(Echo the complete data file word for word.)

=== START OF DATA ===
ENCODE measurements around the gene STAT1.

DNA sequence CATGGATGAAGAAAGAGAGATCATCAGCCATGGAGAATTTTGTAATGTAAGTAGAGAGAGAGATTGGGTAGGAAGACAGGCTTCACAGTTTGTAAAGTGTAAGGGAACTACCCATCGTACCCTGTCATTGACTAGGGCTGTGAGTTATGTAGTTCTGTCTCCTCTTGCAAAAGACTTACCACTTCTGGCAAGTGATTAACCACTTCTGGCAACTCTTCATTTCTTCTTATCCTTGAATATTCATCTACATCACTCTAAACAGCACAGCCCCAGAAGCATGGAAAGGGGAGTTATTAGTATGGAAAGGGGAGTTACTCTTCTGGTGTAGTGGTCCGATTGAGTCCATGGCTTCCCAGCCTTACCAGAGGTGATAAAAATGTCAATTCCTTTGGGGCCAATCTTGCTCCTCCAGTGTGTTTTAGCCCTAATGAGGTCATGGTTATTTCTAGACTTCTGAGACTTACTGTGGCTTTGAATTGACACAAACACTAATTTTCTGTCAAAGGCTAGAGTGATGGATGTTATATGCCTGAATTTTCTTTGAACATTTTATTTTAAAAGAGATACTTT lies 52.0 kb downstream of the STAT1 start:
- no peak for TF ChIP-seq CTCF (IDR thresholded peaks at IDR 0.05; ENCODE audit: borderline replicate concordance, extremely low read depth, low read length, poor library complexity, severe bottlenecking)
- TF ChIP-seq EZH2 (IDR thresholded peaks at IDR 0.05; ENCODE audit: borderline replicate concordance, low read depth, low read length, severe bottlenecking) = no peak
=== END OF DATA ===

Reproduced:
ENCODE measurements around the gene STAT1.

DNA sequence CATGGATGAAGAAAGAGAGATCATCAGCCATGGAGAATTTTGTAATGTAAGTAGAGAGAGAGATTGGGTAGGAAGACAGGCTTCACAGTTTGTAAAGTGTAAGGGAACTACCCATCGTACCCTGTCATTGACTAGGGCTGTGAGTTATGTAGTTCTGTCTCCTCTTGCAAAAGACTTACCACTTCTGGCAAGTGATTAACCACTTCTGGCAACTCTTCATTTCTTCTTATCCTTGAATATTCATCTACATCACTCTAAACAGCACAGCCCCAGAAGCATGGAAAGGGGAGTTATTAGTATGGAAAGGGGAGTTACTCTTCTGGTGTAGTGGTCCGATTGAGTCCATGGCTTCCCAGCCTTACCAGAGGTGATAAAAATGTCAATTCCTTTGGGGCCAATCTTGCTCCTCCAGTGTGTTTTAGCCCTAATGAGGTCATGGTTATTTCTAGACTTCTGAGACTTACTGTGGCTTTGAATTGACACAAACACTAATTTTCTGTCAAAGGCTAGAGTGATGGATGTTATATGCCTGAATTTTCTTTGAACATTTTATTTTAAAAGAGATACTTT lies 52.0 kb downstream of the STAT1 start:
- no peak for TF ChIP-seq CTCF (IDR thresholded peaks at IDR 0.05; ENCODE audit: borderline replicate concordance, extremely low read depth, low read length, poor library complexity, severe bottlenecking)
- TF ChIP-seq EZH2 (IDR thresholded peaks at IDR 0.05; ENCODE audit: borderline replicate concordance, low read depth, low read length, severe bottlenecking) = no peak